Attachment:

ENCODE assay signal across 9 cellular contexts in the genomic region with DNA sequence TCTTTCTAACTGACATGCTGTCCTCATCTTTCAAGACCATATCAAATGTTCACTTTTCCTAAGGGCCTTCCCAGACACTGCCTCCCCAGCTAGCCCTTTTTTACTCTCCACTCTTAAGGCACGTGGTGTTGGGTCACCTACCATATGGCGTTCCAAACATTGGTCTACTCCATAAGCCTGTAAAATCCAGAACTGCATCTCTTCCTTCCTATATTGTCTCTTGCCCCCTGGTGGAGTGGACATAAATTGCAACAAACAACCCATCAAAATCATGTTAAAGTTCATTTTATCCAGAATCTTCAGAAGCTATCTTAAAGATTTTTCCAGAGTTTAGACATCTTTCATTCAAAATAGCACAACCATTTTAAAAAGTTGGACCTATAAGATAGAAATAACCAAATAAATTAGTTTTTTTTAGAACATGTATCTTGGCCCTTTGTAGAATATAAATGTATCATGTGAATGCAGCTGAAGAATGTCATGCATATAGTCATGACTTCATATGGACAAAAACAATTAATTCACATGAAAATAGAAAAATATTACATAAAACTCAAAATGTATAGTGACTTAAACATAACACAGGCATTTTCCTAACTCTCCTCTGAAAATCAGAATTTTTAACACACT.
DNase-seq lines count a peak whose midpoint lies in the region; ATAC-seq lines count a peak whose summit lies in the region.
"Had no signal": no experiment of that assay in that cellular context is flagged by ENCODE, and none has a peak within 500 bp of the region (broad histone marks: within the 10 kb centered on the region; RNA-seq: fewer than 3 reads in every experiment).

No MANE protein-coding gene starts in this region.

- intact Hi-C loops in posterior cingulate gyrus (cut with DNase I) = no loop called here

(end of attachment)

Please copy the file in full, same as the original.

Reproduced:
ENCODE assay signal across 9 cellular contexts in the genomic region with DNA sequence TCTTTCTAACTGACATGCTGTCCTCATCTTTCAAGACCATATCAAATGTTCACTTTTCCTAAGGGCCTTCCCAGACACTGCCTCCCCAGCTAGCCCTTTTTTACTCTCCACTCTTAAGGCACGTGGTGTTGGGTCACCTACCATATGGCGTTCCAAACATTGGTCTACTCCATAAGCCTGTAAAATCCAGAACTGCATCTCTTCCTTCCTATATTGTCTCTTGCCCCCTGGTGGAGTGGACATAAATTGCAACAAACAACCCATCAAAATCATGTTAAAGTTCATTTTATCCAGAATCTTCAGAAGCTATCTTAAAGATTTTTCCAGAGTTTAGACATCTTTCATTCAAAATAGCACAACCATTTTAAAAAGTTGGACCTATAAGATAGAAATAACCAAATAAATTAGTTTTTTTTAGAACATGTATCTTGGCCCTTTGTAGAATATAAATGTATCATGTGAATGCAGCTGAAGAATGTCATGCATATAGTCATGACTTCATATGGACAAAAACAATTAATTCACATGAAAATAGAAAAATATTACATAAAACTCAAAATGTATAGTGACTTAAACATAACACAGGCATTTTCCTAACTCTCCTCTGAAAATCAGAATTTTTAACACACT.
DNase-seq lines count a peak whose midpoint lies in the region; ATAC-seq lines count a peak whose summit lies in the region.
"Had no signal": no experiment of that assay in that cellular context is flagged by ENCODE, and none has a peak within 500 bp of the region (broad histone marks: within the 10 kb centered on the region; RNA-seq: fewer than 3 reads in every experiment).

No MANE protein-coding gene starts in this region.

- intact Hi-C loops in posterior cingulate gyrus (cut with DNase I) = no loop called here